5/07/2012

What the Jury Needs to Know


In my opening statement to the jury defending a client “Juan” against first-degree murder charges, I said that my had no intention of helping co-defendants “Pedro” and “Miguel” shoot anyone.  I explained that Juan thought he was picking up a couple of guys who he could smoke some dope with after his day at work.  I emphasized that my client was a steady, well-liked laborer with no history of gang involvement or criminal activity.  He was surprised and fearful when the guys he thought he was going to smoke with came running back to his car toting guns.  He drove away from the scene because there was gunfire and the guys with guns in his car told him to keep going. 

The jury is going hear a lot of facts in the trial.  My job is to show the jury how to put the jigsaw-puzzle bits of facts flying at them into a picture that correctly shows what my client did and didn’t do.  The jury needs to know that the picture I give to them is a reasonable one and that what the prosecutor wants them to see just doesn’t exist.

Laying out the narrative of the event – alerting the jury what they should expect to see and not see – is critical.  These 12 citizens are going to be sold a slick story by the District Attorney, police, and a cadre of witnesses who routinely testify at trials.  These folks are skilled – and I have to help the jury to see past the polish and the professionalism and to examine the lack of the actual evidence against my client.

I want the jury to watch for the prosecutor to show them that my client was a gang member –- she cannot.  And, then I want to jury to understand the importance of that missing piece in the prosecutor’s story of the day. 

I want the jury to see if the prosecutor’s theory that my client knew that he was helping gang members kill a person in a rival gang makes sense.  My client worked regularly at a legal job where he was popular – there’s no evidence that he supported himself by criminal acts. There’s no evidence that he was planning anything special that day. In fact, the shooters called my client’s cell phone asking for a ride when he was shopping at a local mall.  There’s no evidence that my client was or is a gang member.  Instead, there is evidence that Juan didn’t and doesn’t participate in gang culture.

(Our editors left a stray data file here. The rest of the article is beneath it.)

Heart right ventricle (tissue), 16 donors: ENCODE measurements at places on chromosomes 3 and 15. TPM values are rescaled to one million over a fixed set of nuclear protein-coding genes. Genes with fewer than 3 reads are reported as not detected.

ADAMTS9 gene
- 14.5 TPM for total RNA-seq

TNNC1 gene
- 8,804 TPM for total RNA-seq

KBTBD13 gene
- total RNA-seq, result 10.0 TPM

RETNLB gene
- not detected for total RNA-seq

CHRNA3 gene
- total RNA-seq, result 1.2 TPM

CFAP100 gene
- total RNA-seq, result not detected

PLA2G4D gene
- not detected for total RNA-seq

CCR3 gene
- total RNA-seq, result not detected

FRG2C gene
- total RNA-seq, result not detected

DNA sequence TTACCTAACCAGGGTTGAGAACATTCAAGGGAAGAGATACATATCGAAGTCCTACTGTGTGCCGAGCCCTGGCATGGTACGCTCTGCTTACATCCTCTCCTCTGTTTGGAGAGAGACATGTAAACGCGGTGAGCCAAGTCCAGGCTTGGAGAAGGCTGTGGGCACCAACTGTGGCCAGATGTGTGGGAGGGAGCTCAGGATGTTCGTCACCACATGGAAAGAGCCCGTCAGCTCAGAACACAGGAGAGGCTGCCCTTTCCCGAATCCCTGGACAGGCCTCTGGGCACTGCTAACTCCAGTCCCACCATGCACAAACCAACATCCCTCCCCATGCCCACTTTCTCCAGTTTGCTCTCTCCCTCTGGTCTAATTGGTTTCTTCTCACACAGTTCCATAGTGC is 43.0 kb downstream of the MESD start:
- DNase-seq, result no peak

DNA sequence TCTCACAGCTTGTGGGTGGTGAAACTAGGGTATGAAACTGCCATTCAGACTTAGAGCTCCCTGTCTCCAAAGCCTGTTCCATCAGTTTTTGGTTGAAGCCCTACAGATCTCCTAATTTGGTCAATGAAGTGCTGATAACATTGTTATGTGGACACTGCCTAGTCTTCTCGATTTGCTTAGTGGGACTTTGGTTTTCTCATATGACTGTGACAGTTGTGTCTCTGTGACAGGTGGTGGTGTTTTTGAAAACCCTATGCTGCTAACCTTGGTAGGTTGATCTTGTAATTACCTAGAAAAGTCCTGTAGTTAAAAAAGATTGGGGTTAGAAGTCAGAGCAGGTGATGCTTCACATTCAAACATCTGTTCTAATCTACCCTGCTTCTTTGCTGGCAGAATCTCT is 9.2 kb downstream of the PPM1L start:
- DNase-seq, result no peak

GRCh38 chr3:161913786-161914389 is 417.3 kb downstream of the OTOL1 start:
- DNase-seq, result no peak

Juan was a young man who wanted to relax by smoking marijuana after a hard day at work. All of the jigsaw-puzzle pieces fit that picture.  It is a human and normal picture. And, the picture the DA wants the jury to see has missing piece after missing piece.

My opening statement was designed to spotlight the pieces missing from the DA’s story.  I want the jury to start watching for those missing pieces from the moment the trial opens. Because, if  those pieces are still missing at the end of the trial, the jury will find my client not guilty.

The real-life trial which sparked this entry was still in progress when I wrote this post.  I have changed some of the facts (names, etc.). But, if you would like to discuss your case with a criminal defense attorney, please contact me.

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